Empty stadiums not silent
Background Image Via: Wikimedia Commons/Abhijit Tembhekar. CC BY 2.0.
High-level football upon Europe has now been postponed until April 4th at the earliest. COVID-19 is wreaking havoc. The powers-that-be have finally laid down the law and made the tough-but-correct decision; not before a handful of Europa League fixtures would be played, largely behind closed doors.
In my two-decades watching Manchester United play association football, I've never seen anything like last night. Less than 500 were in attendance at the Linzer Stadion, in what was supposed to be LASK's most memorable game in their history. An electric atmosphere was expected beforehand, the night, on the whole, was anything-but.
As the Red Devils made it five thanks to Andreas Pereira, I had to force myself to get excited. There was no aura or ambience about the place. Simply put, it didn't feel like football, albeit it did offer an entirely different view on the beautiful game. For the purists and the superfans amongst us, it was certainly intriguing...
Unless you're down in the local park watching Sunday pub teams in action, you're seldom expecting to hear the goalkeeper barking orders at his teammates. Sergio Romero was super-vocal when it came to directing United's outfield players during free-kicks and the dead-ball situation. Captain Harry Maguire was doing the armband full justice, too, as he vented his frustration back at the Argentine, telling his shot-stopper to 'speak to him' while trying to set up a wall. It's the sort of stuff that happens multiple times a game, though when you've got passionate, beered-up fans shouting from the bottom of their lungs, 99.9% of the time it all gets drowned out. Watching the sport from a completely different perspective was all a tad weird, but refreshing nonetheless.
It reminds us all of the small margins that make the difference at the top. Ole Gunnar Solskjaer and his coaches were roaring on more than one occasion, telling their players to sit that little bit deeper, or hug that touchline a tad tighter. Again, it's not something you're used to hearing, but they wouldn't be bellowing orders at their players just for the sake of it. That extra yard or two can make all the difference as an opponent tries to blaze past you, nor can they go down your outside. It's the nitty-gritty part of football that us, as fans, are rarely exposed to. This wouldn't be audible at a jam-packed Old Trafford on your typical matchday.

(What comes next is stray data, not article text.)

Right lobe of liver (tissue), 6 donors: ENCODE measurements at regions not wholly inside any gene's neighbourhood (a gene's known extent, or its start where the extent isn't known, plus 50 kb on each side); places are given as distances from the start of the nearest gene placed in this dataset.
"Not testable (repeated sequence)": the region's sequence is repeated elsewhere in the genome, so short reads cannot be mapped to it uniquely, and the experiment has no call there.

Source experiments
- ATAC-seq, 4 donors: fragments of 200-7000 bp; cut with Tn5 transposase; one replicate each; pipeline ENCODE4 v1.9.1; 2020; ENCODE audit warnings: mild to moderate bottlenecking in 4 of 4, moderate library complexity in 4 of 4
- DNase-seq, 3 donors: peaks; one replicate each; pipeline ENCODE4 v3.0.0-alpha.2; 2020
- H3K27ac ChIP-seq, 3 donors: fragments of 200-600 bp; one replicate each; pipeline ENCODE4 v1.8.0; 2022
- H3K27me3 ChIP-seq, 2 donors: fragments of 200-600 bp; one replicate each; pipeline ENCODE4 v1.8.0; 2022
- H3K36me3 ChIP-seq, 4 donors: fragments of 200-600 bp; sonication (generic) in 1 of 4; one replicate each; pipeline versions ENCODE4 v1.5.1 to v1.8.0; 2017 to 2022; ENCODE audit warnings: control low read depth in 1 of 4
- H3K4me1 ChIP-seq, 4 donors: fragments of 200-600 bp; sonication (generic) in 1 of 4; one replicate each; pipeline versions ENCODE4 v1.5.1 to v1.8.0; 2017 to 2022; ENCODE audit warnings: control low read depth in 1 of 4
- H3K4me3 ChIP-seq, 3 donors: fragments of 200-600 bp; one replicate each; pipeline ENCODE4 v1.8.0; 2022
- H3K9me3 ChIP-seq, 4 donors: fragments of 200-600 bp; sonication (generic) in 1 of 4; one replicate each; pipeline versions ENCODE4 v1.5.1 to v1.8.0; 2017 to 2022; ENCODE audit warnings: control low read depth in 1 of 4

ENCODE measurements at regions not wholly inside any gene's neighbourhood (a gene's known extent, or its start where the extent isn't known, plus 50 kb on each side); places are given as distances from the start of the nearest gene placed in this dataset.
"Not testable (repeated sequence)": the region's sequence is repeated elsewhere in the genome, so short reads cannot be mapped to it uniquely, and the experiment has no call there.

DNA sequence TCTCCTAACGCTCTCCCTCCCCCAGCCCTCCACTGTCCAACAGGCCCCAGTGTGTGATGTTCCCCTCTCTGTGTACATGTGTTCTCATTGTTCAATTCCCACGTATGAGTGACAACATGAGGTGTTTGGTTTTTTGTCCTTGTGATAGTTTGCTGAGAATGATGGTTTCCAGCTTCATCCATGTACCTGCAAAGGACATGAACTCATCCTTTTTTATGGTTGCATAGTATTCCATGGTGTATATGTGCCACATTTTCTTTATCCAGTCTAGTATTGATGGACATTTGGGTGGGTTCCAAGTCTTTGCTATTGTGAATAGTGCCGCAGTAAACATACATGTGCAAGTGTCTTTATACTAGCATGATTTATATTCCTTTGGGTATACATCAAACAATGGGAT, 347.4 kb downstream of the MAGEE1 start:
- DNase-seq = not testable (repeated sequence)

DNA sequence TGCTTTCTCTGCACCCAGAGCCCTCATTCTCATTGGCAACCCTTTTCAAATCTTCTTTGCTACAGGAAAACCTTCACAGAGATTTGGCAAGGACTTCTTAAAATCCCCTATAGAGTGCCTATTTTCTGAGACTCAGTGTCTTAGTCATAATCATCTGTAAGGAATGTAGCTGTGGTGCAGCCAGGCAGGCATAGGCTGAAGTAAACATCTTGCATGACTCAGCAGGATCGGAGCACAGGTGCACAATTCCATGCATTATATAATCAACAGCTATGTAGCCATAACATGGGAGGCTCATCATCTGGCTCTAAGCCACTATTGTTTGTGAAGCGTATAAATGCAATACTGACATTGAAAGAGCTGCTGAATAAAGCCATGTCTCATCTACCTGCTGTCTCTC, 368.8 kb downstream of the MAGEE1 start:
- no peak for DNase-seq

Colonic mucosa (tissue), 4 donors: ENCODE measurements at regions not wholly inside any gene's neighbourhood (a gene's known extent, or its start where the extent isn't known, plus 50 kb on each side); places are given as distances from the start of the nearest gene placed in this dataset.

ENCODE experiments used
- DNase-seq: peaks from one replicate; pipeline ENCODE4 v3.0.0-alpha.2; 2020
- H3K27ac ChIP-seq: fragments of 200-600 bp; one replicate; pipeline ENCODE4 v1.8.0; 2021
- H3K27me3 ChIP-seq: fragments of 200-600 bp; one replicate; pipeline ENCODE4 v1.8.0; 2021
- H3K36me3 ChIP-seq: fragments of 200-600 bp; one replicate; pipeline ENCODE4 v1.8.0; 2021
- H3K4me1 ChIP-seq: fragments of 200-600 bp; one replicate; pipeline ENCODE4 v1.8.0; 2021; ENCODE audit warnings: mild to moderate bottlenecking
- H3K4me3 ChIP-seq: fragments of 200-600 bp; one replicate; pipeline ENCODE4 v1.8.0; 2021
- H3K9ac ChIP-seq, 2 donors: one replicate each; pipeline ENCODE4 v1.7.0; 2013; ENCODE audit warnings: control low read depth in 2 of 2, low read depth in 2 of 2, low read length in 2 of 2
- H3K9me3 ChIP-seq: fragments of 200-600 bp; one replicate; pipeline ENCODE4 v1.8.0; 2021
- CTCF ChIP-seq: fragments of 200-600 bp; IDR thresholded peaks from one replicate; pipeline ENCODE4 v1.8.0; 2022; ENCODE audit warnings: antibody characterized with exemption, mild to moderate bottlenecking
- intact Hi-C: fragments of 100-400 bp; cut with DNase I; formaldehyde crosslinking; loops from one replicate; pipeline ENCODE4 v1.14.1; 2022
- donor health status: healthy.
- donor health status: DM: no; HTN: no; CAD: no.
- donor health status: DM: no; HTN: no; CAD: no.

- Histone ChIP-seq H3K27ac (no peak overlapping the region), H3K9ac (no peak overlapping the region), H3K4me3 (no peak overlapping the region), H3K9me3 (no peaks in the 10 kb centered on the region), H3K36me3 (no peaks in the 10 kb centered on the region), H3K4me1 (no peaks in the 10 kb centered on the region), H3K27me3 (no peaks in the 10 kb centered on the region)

When a goal is scored for your team, nothing beats, for want of a better phrase, going absolutely mental. This was taken away from us all last night. The players didn't know what to do, they were somewhat subdued. 'Do I run to this empty corner or that one?' The typical stadium eruption, or lack of, certainly hit home. The euphoria and excitement of the moment was replaced with that feeling of treading carefully while walking through a library as to not disturb anyone. It's why I wholly believe the decision-makers are absolutely correct to postpone games as opposed to continuing with this behind-closed-doors nonsense, however intriguing it may be to hear all the goings-on that take place in the heat of battle.
Without question, my moment of the match was when one solitary United supporter (see below), was heard singing 'we love United, we do' at the top of his lungs. This is what football is all about. This is the core, the heartbeat of this sport we all adore so much. Its football in its rawest form, with hundreds-upon-thousands of people going through every emotion possible under the sun every single weekend. Full stadium or empty stadium, this game, without those adoring supporters in attendance, is completely rendered void. In the end, we'll always make our voices heard, which epitomises exactly why we love our beautiful game...